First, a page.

The 9 Sources from a Chat on Physician Burnout

JULY 25, 2019
Kevin Kunzmann
The entire makeup of physician burnout—how it manifests, who it affects, what the best improvements are—is a debated subject. It contains too many variables and factors to be associated with any consensus, aside that it’s become a major burden on US healthcare with no single feasible resolution.

Something that cannot be debated is the level of effort put into understanding, diagnosing, and treating the US physician burnout epidemic. Recent efforts to comprehensively assess the matter are overwhelming, and enough to provide foundation for the development of real progress at whatever level.

That effort was celebrated in this week’s MD Magazine® #DocTalk Tweet Chat, hosted by Janae Sharp. The non-profit Sharp Index organization founder led a 90-minute discussion online on the fight to find physician burnout solutions with a few dozen fellow organizers, physicians, and members of the media. 

Through the eight-topic chat, a litany of sources documenting everything—from burnout’s origin to individual system’s strategies against it—were shared and dissected. In case you missed the chat, here’s the resources that led it.


The scope of burnout

This September 2018 study, published online in JAMA and covered by MD Mag, detailed a specialty-by-specialty breakdown of resident burnout prevalence. The national study was the first of its kind to focus on resident physicians, and found that urology, neurology, and ophthalmology carried the greatest rates of burnt out residents.

It also reported that female residents were at a greater risk for burnout symptoms than their male counterparts, and that 45.2% of all surveyed residents reported having at least 1 weekly symptom of burnout. Symptoms of burnout, investigators found, was associated with a three-fold greater risk of career regret among residents.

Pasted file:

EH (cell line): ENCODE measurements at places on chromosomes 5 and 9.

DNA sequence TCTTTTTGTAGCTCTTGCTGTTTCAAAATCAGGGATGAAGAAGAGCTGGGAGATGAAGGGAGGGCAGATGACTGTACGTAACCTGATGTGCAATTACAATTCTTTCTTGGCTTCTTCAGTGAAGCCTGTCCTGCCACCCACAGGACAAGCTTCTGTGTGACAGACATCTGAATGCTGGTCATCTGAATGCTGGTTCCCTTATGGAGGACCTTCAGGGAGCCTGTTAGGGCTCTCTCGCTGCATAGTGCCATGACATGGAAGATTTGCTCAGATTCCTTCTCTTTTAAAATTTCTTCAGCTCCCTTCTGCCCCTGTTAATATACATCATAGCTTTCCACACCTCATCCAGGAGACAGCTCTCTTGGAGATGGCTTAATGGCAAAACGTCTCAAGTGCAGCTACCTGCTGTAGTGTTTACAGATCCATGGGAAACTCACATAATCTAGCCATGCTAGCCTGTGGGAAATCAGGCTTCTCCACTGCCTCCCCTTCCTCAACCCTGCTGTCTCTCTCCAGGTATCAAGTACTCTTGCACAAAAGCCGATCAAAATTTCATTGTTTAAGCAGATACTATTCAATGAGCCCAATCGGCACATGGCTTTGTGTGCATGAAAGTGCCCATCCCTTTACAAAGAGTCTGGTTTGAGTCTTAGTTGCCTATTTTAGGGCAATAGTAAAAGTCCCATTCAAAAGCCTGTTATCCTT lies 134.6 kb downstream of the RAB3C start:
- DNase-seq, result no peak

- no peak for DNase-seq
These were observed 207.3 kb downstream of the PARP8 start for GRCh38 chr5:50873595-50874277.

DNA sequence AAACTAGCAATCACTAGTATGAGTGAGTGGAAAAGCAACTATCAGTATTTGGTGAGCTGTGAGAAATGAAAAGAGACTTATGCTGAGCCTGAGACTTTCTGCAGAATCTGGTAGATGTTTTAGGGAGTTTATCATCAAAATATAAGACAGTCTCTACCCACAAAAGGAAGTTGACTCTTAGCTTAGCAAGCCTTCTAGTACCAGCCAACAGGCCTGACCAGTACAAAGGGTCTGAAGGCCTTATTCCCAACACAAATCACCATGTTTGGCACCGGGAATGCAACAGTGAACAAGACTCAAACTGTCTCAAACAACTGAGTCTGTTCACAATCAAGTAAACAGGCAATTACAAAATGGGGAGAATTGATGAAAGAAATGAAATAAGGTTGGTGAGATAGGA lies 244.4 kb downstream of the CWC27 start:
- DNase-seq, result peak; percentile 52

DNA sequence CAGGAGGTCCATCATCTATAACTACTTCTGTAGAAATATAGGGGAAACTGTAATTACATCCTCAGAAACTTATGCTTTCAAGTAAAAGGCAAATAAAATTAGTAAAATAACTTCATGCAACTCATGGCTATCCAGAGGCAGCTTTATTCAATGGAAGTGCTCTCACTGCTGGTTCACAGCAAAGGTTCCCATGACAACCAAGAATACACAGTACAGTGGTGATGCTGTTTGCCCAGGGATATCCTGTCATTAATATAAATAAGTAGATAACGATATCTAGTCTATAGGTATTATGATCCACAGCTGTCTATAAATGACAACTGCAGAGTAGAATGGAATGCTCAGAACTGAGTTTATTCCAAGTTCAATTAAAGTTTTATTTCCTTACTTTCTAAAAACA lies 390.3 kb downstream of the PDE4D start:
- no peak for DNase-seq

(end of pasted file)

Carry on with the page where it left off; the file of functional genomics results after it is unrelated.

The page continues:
The prevalence of burnout among residents in the most affected specialties was consistent with findings assessing burnout in non-resident physicians. This Forbes contributor column from Robert Pearl, MD, further details the associations between specialties—and their inherent personnel hierarchies—and burnout. He explained how specialists including urologists and surgeons have seen the value of their role recently diminish with the rapid advancement of treatment technology, reducing their rate of patient cases and minimizing their career satisfaction.

“In general surgery, the writing is on the wall,” Pearl wrote. “The toughest and most interesting procedures—the surgeries that once defined their mastery—have been stripped away inside most clinical settings.”
In this article from MD Mag sister publication AJMC, meta-analysis research from JAMA Internal Medicine published in late 2018 showed physician burnout is associated with a two-fold greater risk for patient safety incident involvement among a pool of 40,000 primary care and hospital physicians.

Investigators from the meta-analyses also noted the association between burnout and patient safety incident involvement did not differ significantly across the phases of a physician’s career. Similarly consistent was the byproduct’s effect on the overall healthcare system—both in terms of patient care and costs.

“Physician burnout is associated with a reduced efficiency of healthcare systems to deliver high-quality, safe care to patients,” wrote the researchers. “Preventable adverse events cost several billions of dollars to healthcare systems every year.”


The cost of the issue